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Average ransomware demand triples in a year


According to US cybersecurity insurance provider Coalition‘s H1 2021 Cyber Insurance Claims Report, compared to the same period last year, the size of the average ransomware demand has tripled in size in 2021, from $450,000 to $1.2 million. This number is down a little on the $1.3 million being asked in late 2020, probably due to policyholders’ improved negotiation skills. The average amount of funds stolen in financial fraud cases rose from $116,842 to $326,264, an increase of 179%.

Coalition say its claims data revealed five prevailing trends:

  1. Cyber crime is ballooning, led by a 51% jump in business email compromise incidents and a 28% increase in financial fraud events
  2. Ransomware is growing in severity
  3. Criminals are exploiting remote working
  4. Microsoft remote desktop protocol (RDP) has become a favorite target of hackers
  5. Smaller companies are increasingly targeted by ransomware crews

Additionally:

  • Nearly 50% of attacks against Coalition’s policyholders were initiated by phishing and social engineering
  • The rate of policyholders who experienced a claim due to exposed RDP from 1H 2020 to a year later increased from 29% to 40%The severity of these incidents increased by 103%
  • The frequency of incidents reported for organisations with under 250 employees increased 57% from the first half of 2020 to 2021

The company is also making some predictions for the near future:

  1. Ransomware will remain the single biggest threat for all organisations. Ransomware frequency will increase moderately but severity will flatten. “There is little leverage left to be gained beyond that which criminals already have after taking an organization’s operations hostage. (Note: MSSP Alert has seen some victims reporting that ransomware hackers have hit them multiple times.)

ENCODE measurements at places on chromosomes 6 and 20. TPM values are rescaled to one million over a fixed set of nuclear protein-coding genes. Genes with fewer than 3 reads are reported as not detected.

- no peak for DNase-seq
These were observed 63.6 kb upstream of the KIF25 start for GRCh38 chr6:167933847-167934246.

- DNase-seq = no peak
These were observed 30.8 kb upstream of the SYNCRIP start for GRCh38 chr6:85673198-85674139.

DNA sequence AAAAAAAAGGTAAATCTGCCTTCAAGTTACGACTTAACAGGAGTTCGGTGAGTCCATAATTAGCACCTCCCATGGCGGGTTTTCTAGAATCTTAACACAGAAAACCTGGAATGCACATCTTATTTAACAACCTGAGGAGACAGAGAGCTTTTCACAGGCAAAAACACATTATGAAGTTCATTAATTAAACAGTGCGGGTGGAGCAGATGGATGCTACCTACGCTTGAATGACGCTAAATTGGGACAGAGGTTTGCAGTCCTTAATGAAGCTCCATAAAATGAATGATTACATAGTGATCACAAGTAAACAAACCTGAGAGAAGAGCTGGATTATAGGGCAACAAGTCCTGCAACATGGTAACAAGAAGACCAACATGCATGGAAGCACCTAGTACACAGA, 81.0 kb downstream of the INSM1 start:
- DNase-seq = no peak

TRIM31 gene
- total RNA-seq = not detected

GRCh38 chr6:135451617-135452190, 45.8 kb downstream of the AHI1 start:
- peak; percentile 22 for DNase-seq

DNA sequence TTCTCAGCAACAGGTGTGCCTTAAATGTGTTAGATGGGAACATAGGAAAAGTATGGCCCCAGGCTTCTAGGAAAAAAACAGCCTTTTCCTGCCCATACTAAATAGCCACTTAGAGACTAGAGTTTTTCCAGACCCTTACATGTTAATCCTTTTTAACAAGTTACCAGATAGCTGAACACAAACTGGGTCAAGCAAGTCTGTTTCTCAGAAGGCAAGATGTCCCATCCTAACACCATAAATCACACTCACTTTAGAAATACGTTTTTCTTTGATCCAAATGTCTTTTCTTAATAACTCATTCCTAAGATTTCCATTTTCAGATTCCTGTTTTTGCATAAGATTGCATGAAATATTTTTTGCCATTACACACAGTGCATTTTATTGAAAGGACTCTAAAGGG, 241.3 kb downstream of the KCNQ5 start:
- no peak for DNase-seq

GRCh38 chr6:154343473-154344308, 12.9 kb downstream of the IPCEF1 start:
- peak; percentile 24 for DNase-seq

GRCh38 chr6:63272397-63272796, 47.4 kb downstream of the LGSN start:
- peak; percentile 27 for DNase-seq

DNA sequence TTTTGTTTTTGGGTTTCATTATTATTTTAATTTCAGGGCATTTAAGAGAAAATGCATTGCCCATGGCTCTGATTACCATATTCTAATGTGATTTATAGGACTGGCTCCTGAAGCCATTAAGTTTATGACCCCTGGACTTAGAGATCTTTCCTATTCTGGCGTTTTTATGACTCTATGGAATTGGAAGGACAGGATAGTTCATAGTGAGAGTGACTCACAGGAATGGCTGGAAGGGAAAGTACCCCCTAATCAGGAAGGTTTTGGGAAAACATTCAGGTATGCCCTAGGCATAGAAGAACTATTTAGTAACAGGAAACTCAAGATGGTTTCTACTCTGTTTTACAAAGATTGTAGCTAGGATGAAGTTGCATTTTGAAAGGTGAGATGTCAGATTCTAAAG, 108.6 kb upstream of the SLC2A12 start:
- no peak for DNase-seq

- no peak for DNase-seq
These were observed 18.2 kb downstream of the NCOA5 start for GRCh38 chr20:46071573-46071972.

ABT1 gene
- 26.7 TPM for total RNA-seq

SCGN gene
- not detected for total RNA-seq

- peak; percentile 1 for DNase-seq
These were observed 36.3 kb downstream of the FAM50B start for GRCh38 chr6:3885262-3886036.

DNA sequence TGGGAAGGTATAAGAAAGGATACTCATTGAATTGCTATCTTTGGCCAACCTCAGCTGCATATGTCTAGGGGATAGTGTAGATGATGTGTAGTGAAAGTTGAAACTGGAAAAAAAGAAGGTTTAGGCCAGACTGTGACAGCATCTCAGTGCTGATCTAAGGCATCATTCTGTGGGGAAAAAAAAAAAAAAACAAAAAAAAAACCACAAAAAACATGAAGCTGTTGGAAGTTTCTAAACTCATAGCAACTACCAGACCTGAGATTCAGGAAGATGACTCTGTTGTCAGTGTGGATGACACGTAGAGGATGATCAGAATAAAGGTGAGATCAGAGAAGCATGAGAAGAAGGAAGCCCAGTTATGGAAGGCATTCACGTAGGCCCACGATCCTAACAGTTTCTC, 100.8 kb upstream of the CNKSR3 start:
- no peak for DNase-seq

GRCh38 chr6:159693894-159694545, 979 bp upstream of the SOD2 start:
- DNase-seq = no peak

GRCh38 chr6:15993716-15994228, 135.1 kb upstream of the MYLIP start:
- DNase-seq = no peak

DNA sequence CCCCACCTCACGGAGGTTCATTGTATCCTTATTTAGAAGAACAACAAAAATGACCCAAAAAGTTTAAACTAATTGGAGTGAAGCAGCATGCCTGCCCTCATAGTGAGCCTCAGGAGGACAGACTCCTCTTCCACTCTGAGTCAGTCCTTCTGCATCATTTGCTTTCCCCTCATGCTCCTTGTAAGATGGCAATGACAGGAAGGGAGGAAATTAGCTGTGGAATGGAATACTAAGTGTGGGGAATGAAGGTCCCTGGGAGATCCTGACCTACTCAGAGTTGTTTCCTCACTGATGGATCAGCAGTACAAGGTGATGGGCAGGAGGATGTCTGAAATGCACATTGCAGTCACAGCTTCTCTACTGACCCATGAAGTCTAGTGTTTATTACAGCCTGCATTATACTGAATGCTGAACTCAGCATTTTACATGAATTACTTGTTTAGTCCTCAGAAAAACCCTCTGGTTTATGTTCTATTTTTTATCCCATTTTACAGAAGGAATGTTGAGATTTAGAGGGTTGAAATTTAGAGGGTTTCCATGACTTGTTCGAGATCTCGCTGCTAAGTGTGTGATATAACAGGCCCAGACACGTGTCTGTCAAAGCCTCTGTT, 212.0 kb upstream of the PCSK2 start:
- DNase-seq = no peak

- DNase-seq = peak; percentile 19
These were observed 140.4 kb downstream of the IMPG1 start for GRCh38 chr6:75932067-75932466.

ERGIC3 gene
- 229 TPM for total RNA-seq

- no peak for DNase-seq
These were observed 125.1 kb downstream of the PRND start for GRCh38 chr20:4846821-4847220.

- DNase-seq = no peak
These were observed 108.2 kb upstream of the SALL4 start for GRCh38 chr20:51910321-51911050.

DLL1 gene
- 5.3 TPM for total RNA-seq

2. The cyber insurance market will continue to harden throughout the year. It will be harder to qualify for cyber insurance with underwriters requiring potential policyholders to implement many common cybersecurity controls and address identified vulnerabilities as a condition of coverage.
  3. Supply chain attacks will be more common. Criminals will increase their targeting of software and service providers that other organisations rely upon.
  4. Government regulation and scrutiny will increase. Expect more regulation and more public frameworks from government institutions worldwide with new laws that require far greater disclosure of cybersecurity incidents.
  5. Criminal attacks will follow nation-state attacks. High profile attacks are typically motivated by espionage rather than financial gain but the exploits used often make their way into criminal hands, a trend Coalition expects to continue.
  6. Most cyber attacks will continue to be easily avoidable. Phishing, exploitation of remote network access points, exploitation of unpatched software with known vulnerabilities, and weak credentials will continue to be the main causes of cyber incidents.

Source: MSSP Alert



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